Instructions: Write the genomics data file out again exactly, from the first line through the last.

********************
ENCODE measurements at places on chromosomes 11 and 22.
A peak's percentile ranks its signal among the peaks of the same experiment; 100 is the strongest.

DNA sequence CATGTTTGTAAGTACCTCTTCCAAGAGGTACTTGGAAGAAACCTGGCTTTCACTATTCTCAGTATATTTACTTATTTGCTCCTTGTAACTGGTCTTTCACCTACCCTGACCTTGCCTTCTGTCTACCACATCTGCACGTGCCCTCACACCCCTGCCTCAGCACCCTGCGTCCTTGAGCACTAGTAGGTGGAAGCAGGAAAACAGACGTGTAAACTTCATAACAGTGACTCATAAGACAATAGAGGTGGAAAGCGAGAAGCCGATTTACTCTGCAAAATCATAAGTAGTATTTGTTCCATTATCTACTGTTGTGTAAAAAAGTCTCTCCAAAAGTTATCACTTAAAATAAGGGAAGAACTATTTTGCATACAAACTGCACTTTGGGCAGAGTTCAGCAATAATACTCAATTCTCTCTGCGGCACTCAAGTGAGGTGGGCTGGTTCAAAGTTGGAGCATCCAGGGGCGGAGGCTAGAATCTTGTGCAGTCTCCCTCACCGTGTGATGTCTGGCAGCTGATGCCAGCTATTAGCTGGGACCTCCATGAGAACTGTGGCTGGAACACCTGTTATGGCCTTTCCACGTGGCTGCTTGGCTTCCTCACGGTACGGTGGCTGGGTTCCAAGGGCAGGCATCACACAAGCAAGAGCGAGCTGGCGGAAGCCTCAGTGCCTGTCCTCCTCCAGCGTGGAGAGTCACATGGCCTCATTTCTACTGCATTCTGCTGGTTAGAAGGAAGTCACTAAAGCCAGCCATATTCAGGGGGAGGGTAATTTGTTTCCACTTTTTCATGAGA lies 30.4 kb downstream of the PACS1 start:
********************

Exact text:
ENCODE measurements at places on chromosomes 11 and 22.
A peak's percentile ranks its signal among the peaks of the same experiment; 100 is the strongest.

DNA sequence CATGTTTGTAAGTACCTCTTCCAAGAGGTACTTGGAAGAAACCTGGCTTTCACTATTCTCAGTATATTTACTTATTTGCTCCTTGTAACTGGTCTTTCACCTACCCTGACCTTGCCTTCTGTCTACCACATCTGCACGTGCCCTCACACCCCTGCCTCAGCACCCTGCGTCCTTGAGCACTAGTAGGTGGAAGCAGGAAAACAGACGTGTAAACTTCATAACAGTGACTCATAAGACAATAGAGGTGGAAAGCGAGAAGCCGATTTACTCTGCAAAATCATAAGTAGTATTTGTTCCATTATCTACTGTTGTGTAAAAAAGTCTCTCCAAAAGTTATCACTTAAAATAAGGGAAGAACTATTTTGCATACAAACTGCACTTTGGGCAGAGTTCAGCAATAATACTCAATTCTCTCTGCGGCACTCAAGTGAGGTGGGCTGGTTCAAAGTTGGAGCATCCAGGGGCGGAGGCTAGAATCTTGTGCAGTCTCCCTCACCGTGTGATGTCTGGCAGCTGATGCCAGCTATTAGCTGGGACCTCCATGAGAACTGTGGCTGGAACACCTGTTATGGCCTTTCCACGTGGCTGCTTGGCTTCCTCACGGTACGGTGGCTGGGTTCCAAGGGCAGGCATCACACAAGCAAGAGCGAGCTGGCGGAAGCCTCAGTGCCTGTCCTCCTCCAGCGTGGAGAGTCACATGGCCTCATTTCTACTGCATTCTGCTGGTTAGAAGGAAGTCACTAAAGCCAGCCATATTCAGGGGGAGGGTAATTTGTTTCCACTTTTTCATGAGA lies 30.4 kb downstream of the PACS1 start: